Future Simple Tense

Definition

English verbs do not have unique forms for the future tense; instead, we use different sentence constructions to describe actions that will occur in the future. There are two ways we do this for the future simple tense.
The simplest way we create the future simple tense is by using the modal verb will + the bare infinitive (without to) of the main verb of the sentence, as in, “I will walk to work.”
We can also form the future simple tense by using be going to + the bare infinitive of the main verb, as in “I am going to walk to work.” However, the usages of this construction are slightly different.
For now, we will focus on will constructions; a little later on, we’ll look at how going to can be used to create subtle differences in meaning.

Uses of the future simple tense – will constructions

The future simple tense can be used in a few different ways to describe things that have not happened yet. The structure of the sentence does not change, though, so we generally rely on context or other parts of the sentence to create these differences in meaning.

To predict something

Example:
  • “I think it will rain today.”
This is a prediction; it may be based on fact (i.e., because there are dark storm clouds), or perhaps on current, less tangible evidence (i.e., it “feels” like rain is coming).
  • “Our team will win the game.”
This is also a prediction, which may or may not be based on facts or past experience. We often use the future simple tense for simple predictions that are based on desires.

To make promises

Example:
  • “I will definitely come to the party. You have my word.”
  • “I’ll wash the dishes later.”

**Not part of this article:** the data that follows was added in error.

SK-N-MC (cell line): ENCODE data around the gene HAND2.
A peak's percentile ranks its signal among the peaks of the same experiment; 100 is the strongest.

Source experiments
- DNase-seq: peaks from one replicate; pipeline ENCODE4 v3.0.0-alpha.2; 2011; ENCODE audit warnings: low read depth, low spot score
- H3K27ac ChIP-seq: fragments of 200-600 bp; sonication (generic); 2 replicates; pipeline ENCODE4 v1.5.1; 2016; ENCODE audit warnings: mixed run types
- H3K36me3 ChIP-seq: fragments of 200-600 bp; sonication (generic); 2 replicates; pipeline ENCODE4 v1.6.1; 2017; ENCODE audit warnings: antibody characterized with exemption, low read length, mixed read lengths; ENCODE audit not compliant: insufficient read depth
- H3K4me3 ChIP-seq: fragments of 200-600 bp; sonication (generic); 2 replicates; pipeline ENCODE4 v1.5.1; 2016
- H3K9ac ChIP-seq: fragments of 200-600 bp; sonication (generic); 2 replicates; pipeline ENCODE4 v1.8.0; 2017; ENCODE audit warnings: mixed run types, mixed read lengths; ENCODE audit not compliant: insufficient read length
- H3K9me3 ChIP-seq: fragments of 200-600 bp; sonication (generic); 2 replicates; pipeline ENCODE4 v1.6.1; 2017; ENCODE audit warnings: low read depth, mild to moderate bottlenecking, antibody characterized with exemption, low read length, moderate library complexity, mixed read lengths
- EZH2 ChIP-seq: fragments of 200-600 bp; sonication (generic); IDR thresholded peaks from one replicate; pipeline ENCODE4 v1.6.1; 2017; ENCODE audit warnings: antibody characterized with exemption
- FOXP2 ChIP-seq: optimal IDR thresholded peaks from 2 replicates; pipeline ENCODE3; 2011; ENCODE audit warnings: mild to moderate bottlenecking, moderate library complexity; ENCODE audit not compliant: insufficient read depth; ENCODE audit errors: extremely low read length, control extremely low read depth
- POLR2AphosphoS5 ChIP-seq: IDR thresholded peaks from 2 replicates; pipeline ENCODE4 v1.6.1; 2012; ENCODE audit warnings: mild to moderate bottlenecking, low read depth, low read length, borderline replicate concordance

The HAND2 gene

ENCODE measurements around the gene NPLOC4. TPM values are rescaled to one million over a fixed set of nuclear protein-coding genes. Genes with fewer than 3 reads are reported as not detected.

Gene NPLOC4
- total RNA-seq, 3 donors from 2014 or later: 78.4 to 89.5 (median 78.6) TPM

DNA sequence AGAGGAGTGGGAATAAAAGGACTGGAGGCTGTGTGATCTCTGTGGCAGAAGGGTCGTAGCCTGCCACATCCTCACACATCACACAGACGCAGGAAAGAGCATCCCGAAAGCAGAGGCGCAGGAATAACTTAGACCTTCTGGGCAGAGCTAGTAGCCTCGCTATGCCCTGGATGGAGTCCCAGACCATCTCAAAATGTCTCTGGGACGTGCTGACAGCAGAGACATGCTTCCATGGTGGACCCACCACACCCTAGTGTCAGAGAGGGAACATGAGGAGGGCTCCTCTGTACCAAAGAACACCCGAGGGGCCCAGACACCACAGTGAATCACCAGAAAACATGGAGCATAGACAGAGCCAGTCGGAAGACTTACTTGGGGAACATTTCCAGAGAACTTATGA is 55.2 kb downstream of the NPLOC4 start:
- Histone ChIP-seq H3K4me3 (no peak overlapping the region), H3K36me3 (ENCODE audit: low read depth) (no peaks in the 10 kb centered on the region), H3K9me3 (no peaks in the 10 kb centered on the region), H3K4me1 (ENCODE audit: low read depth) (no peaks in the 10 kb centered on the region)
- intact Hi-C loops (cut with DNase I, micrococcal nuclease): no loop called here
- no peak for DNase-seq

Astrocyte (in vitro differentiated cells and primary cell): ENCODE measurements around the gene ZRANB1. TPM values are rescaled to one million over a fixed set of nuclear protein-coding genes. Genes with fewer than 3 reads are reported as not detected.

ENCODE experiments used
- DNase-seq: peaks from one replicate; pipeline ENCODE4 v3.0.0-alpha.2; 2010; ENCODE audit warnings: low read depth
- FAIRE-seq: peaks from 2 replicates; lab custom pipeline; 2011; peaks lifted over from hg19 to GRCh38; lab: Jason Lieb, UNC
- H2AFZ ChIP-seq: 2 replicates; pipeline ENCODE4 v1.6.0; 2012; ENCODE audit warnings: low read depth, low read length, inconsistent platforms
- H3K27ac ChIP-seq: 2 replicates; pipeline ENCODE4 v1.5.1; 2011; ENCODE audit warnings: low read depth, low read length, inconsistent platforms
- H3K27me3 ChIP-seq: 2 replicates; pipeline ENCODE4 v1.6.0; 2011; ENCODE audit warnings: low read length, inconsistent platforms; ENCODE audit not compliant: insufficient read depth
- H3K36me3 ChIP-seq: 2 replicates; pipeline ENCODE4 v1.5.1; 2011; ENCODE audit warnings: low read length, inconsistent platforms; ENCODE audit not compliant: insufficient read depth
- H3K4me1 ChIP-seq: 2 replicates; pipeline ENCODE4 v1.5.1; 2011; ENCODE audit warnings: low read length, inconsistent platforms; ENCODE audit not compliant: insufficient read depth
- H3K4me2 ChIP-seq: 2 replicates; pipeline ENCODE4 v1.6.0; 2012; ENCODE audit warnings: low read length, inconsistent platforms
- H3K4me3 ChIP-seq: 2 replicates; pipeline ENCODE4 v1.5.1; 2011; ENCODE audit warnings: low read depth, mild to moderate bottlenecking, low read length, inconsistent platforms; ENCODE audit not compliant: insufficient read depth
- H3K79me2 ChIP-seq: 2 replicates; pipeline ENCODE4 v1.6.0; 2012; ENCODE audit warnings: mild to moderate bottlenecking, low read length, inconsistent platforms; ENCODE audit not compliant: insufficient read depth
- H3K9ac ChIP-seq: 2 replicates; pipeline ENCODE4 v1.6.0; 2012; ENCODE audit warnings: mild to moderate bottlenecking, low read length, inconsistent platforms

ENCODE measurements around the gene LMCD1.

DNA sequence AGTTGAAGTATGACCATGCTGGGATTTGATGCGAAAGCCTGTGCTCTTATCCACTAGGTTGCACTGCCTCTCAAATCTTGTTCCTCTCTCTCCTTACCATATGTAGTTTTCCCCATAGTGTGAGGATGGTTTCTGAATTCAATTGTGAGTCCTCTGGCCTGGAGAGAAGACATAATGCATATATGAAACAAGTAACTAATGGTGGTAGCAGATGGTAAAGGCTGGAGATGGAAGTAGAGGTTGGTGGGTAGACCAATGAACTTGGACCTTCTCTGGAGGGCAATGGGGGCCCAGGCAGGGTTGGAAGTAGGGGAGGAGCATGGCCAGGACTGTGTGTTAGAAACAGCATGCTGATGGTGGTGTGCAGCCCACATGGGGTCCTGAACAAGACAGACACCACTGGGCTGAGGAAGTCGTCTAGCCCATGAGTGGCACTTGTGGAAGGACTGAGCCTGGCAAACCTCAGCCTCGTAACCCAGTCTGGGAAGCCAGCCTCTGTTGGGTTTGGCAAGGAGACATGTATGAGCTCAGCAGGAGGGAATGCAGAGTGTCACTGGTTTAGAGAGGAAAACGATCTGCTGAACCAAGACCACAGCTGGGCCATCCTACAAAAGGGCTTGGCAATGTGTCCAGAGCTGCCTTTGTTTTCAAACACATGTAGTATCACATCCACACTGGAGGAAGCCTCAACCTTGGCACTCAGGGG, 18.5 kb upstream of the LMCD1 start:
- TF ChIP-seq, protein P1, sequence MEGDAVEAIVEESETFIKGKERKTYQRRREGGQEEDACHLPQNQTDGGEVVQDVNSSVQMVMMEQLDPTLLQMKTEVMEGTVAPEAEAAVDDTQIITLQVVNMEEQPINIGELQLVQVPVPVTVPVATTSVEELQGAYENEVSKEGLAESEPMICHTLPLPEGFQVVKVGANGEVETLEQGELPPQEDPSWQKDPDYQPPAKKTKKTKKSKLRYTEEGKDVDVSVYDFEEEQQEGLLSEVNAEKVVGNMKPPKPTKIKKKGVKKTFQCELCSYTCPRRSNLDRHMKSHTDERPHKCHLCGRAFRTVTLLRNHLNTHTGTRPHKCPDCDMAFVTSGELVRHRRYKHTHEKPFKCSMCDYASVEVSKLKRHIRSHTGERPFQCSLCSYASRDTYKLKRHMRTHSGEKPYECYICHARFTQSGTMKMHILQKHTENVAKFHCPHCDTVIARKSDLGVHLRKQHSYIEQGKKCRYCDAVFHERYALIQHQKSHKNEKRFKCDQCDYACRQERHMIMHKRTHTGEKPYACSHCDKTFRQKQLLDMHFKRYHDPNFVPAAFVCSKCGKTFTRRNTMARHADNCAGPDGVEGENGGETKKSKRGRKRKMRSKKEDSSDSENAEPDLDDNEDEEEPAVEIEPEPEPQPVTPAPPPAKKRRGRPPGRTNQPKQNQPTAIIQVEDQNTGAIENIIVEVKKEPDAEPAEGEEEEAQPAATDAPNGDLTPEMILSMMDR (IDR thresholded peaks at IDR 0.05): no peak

Neither of these is a prediction; each is an assurance that something is going to happen. The adverb definitely in the first sentence solidifies this promise, while later in the second sentence lets the reader/listener know when the dishes will be washed.

To describe a future fact

Example:
  • “The president will be in Portland tomorrow.”
  • “I will drive to work tomorrow, if you want a ride.”
These are neither predictions nor promises, but rather are factual statements of thing that are going to happen.

Unplanned actions or decisions

We can also use the future simple when we decide to do something at the moment of speaking, rather than something that was already planned or decided.
For example:
  • Person A: “There’s no milk left.” Person B: “I will get some the next time I’m out.”
  • Person A: “The TV isn’t working, so you won’t be able to watch the football game.” Person B. “I’ll just read a book instead.”

To offer to do something

Example:
Imagine you see your neighbor coming out of the supermarket carrying two heavy shopping bags. You might say:
  • “I’ll help you. Give me one of the bags and I will carry it for you.”
  • If your friend is low on money when you are both out at a coffee shop, you might say:
  • “Don’t worry, I’ll pay for the coffee.”

Negatives

We can achieve strong negative meanings for most of the above uses by adding not or never to will, as in:
  • “Our team will never win the game.” (negative prediction)
  • “I won’t wash the dishes later.” (negative promise; also used for refusals)
  • “He won’t drive to work tomorrow.” (negative future fact)
However, we generally don’t put unplanned decisions or offers in the negative with the will construction, because the sentence ends up describing a negative promise, a refusal, or a negative future fact:
  • “I’ll never read a book.” (negative promise)
  • “I won’t pay for the coffee.” (refusal or negative fact)

Interrogative sentences (questions)